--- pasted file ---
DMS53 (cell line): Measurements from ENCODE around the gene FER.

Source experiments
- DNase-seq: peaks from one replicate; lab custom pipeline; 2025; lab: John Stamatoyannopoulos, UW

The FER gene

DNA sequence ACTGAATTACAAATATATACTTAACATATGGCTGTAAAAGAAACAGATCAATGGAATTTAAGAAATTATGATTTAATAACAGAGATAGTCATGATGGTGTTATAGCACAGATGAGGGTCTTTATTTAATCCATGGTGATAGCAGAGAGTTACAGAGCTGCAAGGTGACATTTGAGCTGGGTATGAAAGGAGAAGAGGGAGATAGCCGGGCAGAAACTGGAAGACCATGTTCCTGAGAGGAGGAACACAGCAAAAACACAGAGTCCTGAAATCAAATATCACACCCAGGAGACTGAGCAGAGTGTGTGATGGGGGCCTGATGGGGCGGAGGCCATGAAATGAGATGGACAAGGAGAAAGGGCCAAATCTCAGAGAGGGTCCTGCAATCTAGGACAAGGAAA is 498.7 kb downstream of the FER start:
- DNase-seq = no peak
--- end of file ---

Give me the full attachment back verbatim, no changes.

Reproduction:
DMS53 (cell line): Measurements from ENCODE around the gene FER.

Source experiments
- DNase-seq: peaks from one replicate; lab custom pipeline; 2025; lab: John Stamatoyannopoulos, UW

The FER gene

DNA sequence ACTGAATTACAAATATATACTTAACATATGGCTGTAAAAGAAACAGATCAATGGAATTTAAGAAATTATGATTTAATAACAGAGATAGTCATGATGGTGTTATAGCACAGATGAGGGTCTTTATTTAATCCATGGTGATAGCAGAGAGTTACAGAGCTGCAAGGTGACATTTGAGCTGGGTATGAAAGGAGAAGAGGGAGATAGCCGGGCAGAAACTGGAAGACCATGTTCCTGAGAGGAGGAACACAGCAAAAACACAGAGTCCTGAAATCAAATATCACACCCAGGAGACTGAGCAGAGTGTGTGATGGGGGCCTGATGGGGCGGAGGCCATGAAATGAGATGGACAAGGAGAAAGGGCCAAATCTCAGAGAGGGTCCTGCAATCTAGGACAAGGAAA is 498.7 kb downstream of the FER start:
- DNase-seq = no peak